“It is a sort of fun being a dickhead, that’s why there’s so many of us.”
My Biggest Lie, a humorous debut novel from British author Luke Brown is a tale of self-destruction, self-promotion, and the collision of both set against the unbridled hedonistic excesses of the publishing world. Thirty-year-old Liam Wilson was well on his way towards a good career–he lived with Sarah, the girlfriend he claims to love, moved from an indie publisher in Birmingham to a major publishing house is London, and was mentored by rockstar publishing director for fiction, the “flamboyant” James Cockburn.
With Cockburn out of commission and in hospital under strange circumstances, Liam is entrusted with minding author Craig Bennett whose book Talking to Pedro won the Booker prize. Sarah has just broken up with Liam, and feeling lost and sorry for himself, all of Liam’s self-destructive urges emerge. Set on the task to babysit Bennett and make sure he doesn’t have access to drugs, Liam, as Bennett’s minder engages in a long-drug-fueled evening which ends with Bennett dead and Liam agreeing to “resign.” Now the scourge of the publishing industry, Liam heads to Buenos Aires, ostensibly to write that novel he’s always been talking about.
My Biggest Lie is a look at the life of that familiar character–the Affable Dickhead. That’s my term to describe Liam whose morally reprehensible behaviour is slightly ameliorated by his tarnished charm. He’s not someone you’d want in your life–although I suspect we all know a Liam, and while as a friend his behaviour is intolerable, he’s great fun to read about. He’s not exactly an unreliable narrator, but he’s definitely a dodgy one. He doesn’t initially tell us the whole story of exactly what he did with either his girlfriend or with Craig Bennett. He makes us wait as he parcels out details, hoping to win us over with that overworked charm of the bullshit artist. Once on the top of his world, with a bright future, he blew it all in a series of self-destructive moves, and now he hopes he can win it all back: the girlfriend, the career, and perhaps even the self-respect. Liam is an entertaining narrator–definitely obnoxious, but with just enough self-disgust to make his train wreck of a life well-worth following.
I’d arrived in London from a small press in Birmingham with a reputation of frugality, integrity and luck. Everyone loves a plucky indie. It made people at the conglomerates trying to poach our successful authors feel good about themselves knowing that we existed, that there was room for us. I was embraced at book parties. Have you met my mate Liam? People thought that I was a nice guy. I cared about writers. Well I always had a lot of compassion but outside of work it mostly overflowed in the wrong directions, to the people who least needed it. To the people who exhibited moral failings, by which I mean the people with the option to. The carnal people, the libertines, the charmers. The lookers, the liars, the reckless. The success went to my head. That’s the point of success. I was drawn to the promiscuous and the criminal, like my mentor and the other JC, and who knew London publishing would be such a fine place to find these two qualities?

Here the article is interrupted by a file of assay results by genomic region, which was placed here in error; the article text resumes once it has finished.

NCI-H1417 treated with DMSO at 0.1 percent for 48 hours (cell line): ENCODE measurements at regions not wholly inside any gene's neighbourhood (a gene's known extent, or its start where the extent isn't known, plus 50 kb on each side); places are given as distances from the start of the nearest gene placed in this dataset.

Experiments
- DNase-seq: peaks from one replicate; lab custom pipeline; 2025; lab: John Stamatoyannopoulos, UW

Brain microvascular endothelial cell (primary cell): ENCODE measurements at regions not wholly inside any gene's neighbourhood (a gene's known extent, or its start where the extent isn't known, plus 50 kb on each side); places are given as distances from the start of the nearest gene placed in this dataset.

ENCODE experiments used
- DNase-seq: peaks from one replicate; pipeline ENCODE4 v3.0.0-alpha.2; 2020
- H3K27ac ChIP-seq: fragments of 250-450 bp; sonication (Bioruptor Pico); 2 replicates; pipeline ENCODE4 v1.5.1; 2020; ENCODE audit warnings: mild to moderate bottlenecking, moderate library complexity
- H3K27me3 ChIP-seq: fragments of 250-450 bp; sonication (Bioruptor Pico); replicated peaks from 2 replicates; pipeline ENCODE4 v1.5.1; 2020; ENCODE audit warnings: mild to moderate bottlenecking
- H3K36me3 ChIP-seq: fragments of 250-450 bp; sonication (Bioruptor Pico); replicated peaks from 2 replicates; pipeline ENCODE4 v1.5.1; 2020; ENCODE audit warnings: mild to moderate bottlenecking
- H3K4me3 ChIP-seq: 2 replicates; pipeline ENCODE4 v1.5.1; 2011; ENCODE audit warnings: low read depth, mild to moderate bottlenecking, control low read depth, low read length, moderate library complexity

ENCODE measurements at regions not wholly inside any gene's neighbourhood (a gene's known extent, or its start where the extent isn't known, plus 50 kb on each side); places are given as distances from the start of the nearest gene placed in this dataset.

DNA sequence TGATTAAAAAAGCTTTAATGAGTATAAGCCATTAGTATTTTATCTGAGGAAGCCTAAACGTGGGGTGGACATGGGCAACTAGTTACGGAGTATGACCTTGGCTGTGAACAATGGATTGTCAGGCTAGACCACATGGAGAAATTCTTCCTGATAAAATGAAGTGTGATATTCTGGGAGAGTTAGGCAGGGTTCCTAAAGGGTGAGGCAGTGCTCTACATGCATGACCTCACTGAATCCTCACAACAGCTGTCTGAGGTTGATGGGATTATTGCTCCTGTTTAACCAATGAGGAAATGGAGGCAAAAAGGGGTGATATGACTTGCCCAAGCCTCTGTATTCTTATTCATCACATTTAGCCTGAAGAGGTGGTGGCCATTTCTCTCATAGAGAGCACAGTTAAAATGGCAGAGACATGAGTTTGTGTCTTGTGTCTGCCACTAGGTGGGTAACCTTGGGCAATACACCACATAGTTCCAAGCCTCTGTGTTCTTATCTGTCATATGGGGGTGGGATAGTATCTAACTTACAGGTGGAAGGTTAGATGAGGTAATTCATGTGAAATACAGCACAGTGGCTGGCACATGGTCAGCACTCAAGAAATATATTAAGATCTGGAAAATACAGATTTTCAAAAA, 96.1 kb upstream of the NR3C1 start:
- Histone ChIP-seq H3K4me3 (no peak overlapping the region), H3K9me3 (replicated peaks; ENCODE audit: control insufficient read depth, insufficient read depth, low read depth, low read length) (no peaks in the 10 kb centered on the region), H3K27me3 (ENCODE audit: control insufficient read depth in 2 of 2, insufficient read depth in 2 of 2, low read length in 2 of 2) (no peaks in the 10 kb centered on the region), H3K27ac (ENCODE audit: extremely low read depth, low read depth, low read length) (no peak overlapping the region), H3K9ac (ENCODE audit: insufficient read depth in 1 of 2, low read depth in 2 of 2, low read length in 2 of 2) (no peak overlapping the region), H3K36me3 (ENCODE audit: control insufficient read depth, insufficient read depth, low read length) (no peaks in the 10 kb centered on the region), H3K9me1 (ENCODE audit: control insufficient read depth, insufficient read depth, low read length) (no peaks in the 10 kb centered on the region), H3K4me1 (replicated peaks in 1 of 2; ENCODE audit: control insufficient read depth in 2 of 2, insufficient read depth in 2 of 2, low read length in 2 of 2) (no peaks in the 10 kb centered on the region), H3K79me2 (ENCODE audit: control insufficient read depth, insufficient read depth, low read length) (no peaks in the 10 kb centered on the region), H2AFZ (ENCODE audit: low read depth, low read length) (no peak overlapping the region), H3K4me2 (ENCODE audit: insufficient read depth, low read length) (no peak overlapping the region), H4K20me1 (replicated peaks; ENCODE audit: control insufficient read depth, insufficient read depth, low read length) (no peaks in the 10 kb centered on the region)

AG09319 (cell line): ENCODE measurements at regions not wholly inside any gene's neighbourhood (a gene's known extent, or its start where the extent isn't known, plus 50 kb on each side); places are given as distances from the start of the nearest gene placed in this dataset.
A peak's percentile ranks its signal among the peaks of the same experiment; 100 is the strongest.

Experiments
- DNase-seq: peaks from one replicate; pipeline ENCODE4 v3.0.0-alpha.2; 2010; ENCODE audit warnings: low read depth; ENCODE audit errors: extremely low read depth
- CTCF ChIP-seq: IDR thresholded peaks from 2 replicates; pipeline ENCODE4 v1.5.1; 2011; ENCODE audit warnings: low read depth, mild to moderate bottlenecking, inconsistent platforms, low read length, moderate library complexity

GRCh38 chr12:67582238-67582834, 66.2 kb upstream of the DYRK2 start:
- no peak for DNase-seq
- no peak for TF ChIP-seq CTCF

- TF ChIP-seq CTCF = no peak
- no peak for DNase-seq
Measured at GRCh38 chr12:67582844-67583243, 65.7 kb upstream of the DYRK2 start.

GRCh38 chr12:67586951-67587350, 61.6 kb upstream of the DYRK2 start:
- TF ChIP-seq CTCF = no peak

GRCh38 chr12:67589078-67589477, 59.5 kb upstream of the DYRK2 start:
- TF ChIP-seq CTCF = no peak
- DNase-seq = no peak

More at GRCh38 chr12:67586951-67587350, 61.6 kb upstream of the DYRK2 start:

The novel started off very strongly but wobbled a bit when Liam arrives in Buenos Aires. Liam doesn’t know what to do with himself, and the plot seems to reflect Liam’s uncertainty. Left to his own limited devices leads to some self-examination, and while Liam admits some ugly truths about himself, he’s not exactly a reformed character.
Becoming a vainglorious prick has never been fundamental to creating literary art. No, I did that because it was fun, because I was morally exhausted and it was easy to pretend my behaviour was separate from my essence. But if the man careening around town in my clothes wasn’t me, then why did I feel so bad, and so proud, about the way he talked to women.
Stuck in a youth hostel with only Bleak House to read, Liam wallows in self-pity and admits his failings, but he’s soon back to his obnoxious ways when he resorts to stalking his ex-girlfriend via Facebook, and even contacts her friend Lizzie, whose macho boyfriend, Arturo, triggers bisexual fantasies in Liam’s already confused brain. While trying to jumpstart his novel, and attempting to arrive at some resolution about his involvement in the death of Craig Bennett, Liam decides to contact the two most significant people in Bennett’s life: Amy Casares and Alejandro Montenegro.
The book is at its funniest when describing the mud-slinging antics of the publishing world–writers who are “needy little vultures,” who chart “line graphs of their Amazon rankings.” The novel sagged in spots, and the endless drug fueled odysseys across London and Buenos Aires felt a bit anachronistic. At one point there’s even a mention of Jay McInerney (a sure sign we’re in Excess territory), and I wondered for a moment if we were in the 80s, but no, it’s post 9-11, present times. Who knew that people in the publishing industry were such party animals? One of the book’s most interesting and subtle aspects is that Liam doesn’t seem to get that when you’re a Booker prize winner or high in the food chain in the publishing industry, self-destruction is a form of celebrity-style self-promotion, but when you’re lower in the food chain, then being drunk at a book fair only makes you a liability. The same rules just don’t apply.
Sociopaths. Laptop-dogs. Wolfes. Woolfs. carvers. Lushes. Lishs. Gougers. Hacks. Mice. Lice. Writers, they were the worst, the most awful, we pitied them but loathed them more; because if it wasn’t for them, the job really would be a pleasure.
I liked this novel in spite of its faults; I don’t think it’s easy to write something funny, but Luke Brown managed it first time out of the gate.